Protecting Philippines’ forests to mitigate climate change and preserve biodiversity
© Jens-Ove Heckel
To rehabilitate and protect tropical forests in the Philippines to mitigate climate change and conserve biodiversity
The Philippines are particularly strongly affected by deforestation and forest degradation. Less than10 % of the area is covered with primary forest, and the percentage of globally threatened plant and animal species is unusually high. Rehabilitation and protection of existing tropical forests are regarded as effective tools for the sequestration of carbon and consequently a beneficial measure to mitigate recent climate change. Tropical lowland rainforests are not only the vegetation forms with highest carbon storage capacity, but also the terrestrial ecosystems with the highest species diversity on a global scale.
With a view of sequestering carbon and of creating or preserving
habitats of threatened wildlife species in the Philippines, a project
to protect or rehabilitate former or existing tropical forest has been undertaken jointly by the KATALA Foundation Inc. (KFI), Zoo Landau and
Stadtholding Landau being the owner of the LA OLA Leisure Bath.
KFI has profound experience in the rehabilitation and restoration of rainforest and mangrove in Palawan, and has implemented several biodiversity conservation projects since more than ten years, a.o. they initiated the establishment of four protected areas specifically for protecting the “Critically Endangered” Philippine or red-vented cockatoo (Cacatua haematuropygia). Zoo Landau in der Pfalz has actively supported conservation initiatives in the Philippines since several years. With regard to this project, Zoo Landau mediated contacts between the KFI and the Stadtholding Landau, who aims to compensate carbon emissions of the LA OLA Leisure Bath also as a marketing tool. Instead of trading carbon certificates with an “anonymous” professional dealer, Stadtholding Landau decided to directly support forest conservation and reforestation measures with a local partner in the Philippines. Technical support and scientific advice in the preparation of this project is provided by Dr. Udo Gansloßer, University of Greifswald.
KFI will thus select and purchase or lease on a long-term land in agreements with local communities in order to facilitate rehabilitation of degraded or long-term persistence of existing forests in mutual agreement with the donor. Management of the acquired areas will strongly depend on their current status, e.g. heavily degraded areas will be rehabilitated using fast-growing pioneering tree species and later on slower-growing, but long-lived climax tree species. Acquisition of mature forests will only be considered, if they are in danger of conversion or degradation in a short or middle term (“avoided deforestation”).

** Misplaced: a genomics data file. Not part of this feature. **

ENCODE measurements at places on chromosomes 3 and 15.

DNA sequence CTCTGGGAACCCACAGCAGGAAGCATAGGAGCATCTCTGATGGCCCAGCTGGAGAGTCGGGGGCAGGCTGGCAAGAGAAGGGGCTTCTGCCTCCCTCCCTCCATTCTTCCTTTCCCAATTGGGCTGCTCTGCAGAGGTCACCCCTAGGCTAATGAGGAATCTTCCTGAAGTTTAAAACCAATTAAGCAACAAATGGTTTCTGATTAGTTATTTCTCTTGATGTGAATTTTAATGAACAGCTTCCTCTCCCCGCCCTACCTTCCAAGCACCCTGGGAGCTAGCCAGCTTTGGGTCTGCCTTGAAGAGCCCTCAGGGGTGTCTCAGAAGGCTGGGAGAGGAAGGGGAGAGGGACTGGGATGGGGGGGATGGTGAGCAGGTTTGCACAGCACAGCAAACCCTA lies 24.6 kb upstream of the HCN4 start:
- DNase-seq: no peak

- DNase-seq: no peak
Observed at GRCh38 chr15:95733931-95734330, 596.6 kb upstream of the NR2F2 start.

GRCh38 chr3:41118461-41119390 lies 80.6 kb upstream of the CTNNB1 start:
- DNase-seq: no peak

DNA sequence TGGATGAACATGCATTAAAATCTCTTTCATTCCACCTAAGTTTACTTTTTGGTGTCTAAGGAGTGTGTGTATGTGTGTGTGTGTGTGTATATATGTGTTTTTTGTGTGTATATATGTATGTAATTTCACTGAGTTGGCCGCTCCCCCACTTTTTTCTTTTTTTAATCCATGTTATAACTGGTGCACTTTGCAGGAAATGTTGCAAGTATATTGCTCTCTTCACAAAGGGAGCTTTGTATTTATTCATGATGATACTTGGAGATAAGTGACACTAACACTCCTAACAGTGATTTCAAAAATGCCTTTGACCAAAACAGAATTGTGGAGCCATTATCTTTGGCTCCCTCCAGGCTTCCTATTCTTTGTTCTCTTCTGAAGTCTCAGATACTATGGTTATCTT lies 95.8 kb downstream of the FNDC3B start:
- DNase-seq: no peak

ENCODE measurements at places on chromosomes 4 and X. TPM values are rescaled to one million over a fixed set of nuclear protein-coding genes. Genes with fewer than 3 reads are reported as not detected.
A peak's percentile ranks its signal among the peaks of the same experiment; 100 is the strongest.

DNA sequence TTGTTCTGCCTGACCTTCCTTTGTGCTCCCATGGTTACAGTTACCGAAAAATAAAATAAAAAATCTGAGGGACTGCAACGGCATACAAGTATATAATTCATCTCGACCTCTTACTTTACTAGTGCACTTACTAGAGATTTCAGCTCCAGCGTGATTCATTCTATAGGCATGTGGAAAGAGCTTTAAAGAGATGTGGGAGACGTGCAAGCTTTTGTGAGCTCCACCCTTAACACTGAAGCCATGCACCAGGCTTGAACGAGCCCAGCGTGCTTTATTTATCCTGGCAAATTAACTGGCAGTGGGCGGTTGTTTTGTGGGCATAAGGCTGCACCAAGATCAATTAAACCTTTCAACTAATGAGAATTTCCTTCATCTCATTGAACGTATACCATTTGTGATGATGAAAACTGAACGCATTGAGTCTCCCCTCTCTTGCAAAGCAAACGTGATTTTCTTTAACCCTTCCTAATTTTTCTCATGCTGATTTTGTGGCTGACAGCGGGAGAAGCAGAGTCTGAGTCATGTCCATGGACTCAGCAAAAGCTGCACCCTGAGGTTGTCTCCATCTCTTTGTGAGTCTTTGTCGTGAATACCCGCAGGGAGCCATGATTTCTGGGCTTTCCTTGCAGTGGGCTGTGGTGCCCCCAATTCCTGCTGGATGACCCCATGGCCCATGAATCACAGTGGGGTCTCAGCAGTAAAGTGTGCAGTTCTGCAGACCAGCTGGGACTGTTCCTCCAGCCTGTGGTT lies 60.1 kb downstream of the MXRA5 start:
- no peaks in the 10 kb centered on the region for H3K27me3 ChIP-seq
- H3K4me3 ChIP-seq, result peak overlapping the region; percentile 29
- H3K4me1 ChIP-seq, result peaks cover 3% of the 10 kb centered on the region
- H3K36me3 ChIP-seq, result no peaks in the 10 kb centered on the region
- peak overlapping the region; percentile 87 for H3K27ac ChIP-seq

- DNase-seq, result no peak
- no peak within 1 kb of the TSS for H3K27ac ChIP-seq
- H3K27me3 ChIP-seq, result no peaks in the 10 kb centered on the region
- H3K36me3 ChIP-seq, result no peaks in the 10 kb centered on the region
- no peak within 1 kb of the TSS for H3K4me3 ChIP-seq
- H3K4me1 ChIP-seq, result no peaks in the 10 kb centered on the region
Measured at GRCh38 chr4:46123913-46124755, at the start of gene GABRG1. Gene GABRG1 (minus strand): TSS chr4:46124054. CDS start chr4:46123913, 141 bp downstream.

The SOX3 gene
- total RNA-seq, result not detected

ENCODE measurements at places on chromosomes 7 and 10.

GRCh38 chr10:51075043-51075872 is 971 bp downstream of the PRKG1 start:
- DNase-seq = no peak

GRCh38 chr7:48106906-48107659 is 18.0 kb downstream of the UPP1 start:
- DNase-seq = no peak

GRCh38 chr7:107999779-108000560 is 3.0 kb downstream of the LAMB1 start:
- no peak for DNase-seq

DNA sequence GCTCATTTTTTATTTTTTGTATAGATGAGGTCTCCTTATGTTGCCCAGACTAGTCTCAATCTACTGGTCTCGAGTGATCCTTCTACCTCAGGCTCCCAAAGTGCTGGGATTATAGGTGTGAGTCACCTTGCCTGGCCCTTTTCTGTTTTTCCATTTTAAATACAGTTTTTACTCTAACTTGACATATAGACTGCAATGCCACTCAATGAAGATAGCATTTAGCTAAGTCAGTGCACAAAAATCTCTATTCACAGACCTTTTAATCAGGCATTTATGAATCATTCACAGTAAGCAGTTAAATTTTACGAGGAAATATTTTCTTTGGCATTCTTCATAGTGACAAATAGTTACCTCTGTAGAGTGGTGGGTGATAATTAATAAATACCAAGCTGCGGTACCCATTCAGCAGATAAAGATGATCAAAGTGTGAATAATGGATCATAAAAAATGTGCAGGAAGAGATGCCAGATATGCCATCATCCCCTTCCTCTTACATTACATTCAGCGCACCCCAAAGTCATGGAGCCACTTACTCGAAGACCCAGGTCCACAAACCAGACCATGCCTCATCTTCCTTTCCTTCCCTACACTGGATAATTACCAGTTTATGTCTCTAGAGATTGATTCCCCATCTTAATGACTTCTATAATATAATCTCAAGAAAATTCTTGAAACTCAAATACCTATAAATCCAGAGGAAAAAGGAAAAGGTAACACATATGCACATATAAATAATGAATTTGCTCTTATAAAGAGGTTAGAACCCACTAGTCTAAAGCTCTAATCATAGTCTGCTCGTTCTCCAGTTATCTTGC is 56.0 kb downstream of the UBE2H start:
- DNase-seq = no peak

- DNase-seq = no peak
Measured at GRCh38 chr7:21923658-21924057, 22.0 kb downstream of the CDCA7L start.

Monitoring of acquired areas will preferably be done with already existing staff (e.g. wildlife wardens) of KFI, close to already existing project sites, but other sites are not excluded, if favourably conditions for carbon sequestration and biodiversity conservation are given. Forest inventories will be conducted before and initially yearly after the intervention to assess standing crop and therefore carbon in the living biomass. Assessment of selected groups of plants and animals will be conducted as well, with focus on occurrence of threatened species. Initial project duration is five years, starting from January 2009 to December 2013. For the project implementation by KFI a minimum of 5,000 Euro per year are required to be provided by Stadtholding Landau. This amount includes acquisition, management, monitoring and evaluation of the area, as well as external costs of the project.
In a first phase an area of about three hectares of regenerating forest, which formerly was used as a slash-and-burn field, will be purchased on Dumaran, a satellite island of Palawan. This area is directly adjacent to the “Omoi Cockatoo Reserve”, which is managed by KFI. The area has been managed already for some years under a temporary leasing contract and has become an important part of the buffer zone of the cockatoo reserve.
WAZA Conservation Project 08029 is jointly undertaken by the KATALA Foundation Inc. (KFI), Zoo Landau and Stadtholding Landau being the owner of the LA OLA Leisure Bath.
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© Jens-Ove Heckel